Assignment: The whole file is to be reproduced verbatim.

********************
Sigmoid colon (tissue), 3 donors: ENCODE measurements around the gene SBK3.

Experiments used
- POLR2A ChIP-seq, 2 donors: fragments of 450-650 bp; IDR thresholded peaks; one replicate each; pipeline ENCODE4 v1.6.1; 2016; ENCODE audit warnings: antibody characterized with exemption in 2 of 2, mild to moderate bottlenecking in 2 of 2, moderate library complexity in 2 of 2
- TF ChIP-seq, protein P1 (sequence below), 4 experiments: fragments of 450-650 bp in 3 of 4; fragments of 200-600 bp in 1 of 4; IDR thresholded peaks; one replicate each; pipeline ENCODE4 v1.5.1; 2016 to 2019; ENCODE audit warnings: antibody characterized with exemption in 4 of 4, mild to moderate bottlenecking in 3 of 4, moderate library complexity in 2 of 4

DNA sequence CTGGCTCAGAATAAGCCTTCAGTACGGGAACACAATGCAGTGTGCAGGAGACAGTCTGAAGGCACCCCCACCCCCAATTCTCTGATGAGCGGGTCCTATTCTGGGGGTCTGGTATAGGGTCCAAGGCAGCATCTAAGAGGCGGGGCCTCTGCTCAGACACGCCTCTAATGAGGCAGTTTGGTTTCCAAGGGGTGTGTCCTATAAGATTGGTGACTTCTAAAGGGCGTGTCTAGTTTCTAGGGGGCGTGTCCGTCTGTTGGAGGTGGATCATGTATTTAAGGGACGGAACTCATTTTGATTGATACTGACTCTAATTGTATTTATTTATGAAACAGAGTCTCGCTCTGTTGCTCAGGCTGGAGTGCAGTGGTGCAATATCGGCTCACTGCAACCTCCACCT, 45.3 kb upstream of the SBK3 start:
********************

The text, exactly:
Sigmoid colon (tissue), 3 donors: ENCODE measurements around the gene SBK3.

Experiments used
- POLR2A ChIP-seq, 2 donors: fragments of 450-650 bp; IDR thresholded peaks; one replicate each; pipeline ENCODE4 v1.6.1; 2016; ENCODE audit warnings: antibody characterized with exemption in 2 of 2, mild to moderate bottlenecking in 2 of 2, moderate library complexity in 2 of 2
- TF ChIP-seq, protein P1 (sequence below), 4 experiments: fragments of 450-650 bp in 3 of 4; fragments of 200-600 bp in 1 of 4; IDR thresholded peaks; one replicate each; pipeline ENCODE4 v1.5.1; 2016 to 2019; ENCODE audit warnings: antibody characterized with exemption in 4 of 4, mild to moderate bottlenecking in 3 of 4, moderate library complexity in 2 of 4

DNA sequence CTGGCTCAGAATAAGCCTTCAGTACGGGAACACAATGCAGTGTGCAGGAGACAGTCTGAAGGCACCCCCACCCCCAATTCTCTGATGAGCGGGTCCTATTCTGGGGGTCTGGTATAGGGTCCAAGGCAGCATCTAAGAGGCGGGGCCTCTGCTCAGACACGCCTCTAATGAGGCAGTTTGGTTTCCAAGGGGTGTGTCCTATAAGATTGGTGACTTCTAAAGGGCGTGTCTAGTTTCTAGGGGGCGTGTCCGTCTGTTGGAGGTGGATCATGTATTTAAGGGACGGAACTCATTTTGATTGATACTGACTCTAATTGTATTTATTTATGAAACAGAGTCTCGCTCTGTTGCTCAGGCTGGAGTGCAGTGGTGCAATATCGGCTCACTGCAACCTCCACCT, 45.3 kb upstream of the SBK3 start: